Garden Tours – the Alternative Way

community gardenI'm a self-confessed travelaholic whose pulse is set racing at the mere hint of a special-deal airfare – and all because of food gardens. My addiction to finding out what fruits and vegetables people grow in their own parts of the world, and how they go about it, has seen me hiking, cycling, hitch hiking and even climbing over forgotten passes to reach some pretty far flung parts of the world. And then there are the more accessible spots! Although I enjoy grand and famous gardens as much as the next tourist (Prince Charles' organic Highgrove was unforgettable) I'm actually much more interested in local and small-scale gardens – quirky allotments and community gardens, each with their own special characteristics. Some of the best have been in Britain but, wherever they are, what makes these establishments so fascinating is that they are inevitably thriving on some forgotten piece of land deemed, by the powers that be, to be so worthless that no one in their right mind would ever have a use for it!

Some stretch along the edges of railway lines still in use, others occupy hillsides too steep to be built on. I've found community gardens in dark, damp little gullies, on the roof a supermarket in a busy London suburb and once, on a traffic island in the middle of Paris! It's almost as if the world has forgotten that gardens are important and that food is what sustains us. New Zealand also has its share of odd-spot community gardens, and if you're a walker or, as I am, a jogger, you're bound to stumble on them as you head along lesser-know trails. I know of at least two in Dunedin. The first has been established at the back of a school on what I suspect would have been a playing field had it not been so poorly drained. With deep ditches dug to draw away the water, and raised beds installed to assist with drainage, it's now a real show-piece. The community garden second hugs a once-polluted and now living stream, planted on each side in thriving native vegetation. Though the vegetable garden occupies a shady spot, well chosen plants and a network of plastic houses mean that it is thoroughly productive. A quick jog through Oamaru a few weeks ago saw me happen upon a community garden terraced into the side of what was once a dry, clay hill. Irrigation, enriching with compost and animal manure, and deep mulching, has completely changed the landscape into a thriving sun-catcher of a vegetable garden.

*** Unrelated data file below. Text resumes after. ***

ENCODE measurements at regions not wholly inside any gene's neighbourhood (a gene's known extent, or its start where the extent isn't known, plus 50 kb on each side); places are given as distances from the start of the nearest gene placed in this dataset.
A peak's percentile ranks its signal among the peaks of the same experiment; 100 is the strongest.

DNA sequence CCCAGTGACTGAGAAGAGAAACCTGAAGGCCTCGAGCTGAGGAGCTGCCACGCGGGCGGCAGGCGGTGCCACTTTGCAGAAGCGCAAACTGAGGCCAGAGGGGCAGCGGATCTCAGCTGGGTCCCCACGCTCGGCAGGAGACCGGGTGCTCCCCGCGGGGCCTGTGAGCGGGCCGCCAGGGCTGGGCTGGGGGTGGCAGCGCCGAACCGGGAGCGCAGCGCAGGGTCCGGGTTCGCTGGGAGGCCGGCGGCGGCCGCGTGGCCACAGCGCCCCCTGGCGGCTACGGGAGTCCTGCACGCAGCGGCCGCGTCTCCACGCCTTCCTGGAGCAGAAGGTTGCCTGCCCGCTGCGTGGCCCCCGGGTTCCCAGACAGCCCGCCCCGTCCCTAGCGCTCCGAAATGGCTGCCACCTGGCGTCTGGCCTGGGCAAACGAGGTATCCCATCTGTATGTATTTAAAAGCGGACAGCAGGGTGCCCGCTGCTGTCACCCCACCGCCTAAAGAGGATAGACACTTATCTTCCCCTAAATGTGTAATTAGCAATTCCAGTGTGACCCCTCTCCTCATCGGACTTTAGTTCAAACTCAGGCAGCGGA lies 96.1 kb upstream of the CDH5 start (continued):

It's encouraging to know that, as gardeners and producers of fresh food, wherever we find ourselves, it's possible to modify the land we have available so that it suits our needs. The secret is to begin with what we have, and to then make the necessary changes. If your potential garden space is dry and dusty, pile on organic matter – loads of compost, seaweed, grass clippings, straw, baylage, and animal manure. Dig it in and let it all rot down beneath a weed-supressing, moisture-retaining mulch of whatever you have on hand – carpet, pine needles, straw, even cardboard held down with rocks. If you're at the other end of the spectrum and working in a near bog, dry out your site by digging channels around your garden. Throw the spoil on top and add the usual compost and animal manure. In cooler places, use cloches to increase heat. In shady spots, plant delicious but less fussy vegetables such as silver beet, parsley, broad beans, and rhubarb. Add climbing vegetables such as peas and beans that will reach for the sun. Consider planting in mobile containers (such as old wheelbarrows) that can be moved around to take advantage of any sun there is. If your patch is a concrete backyard, don't give up, build up instead, with a no-dig garden.

Gardeners are unstoppable masters of modification. Able to respond to whatever environment or climate throws at them, they are as adaptable as the plants they grow. What makes it so exciting for the traveller, is that all that modification creates a garden with its own fascinating, and often unique characteristics. With a network of community gardens throughout New Zealand, there's no need to wait for a plane ticket before you start sight-seeing!

Go to top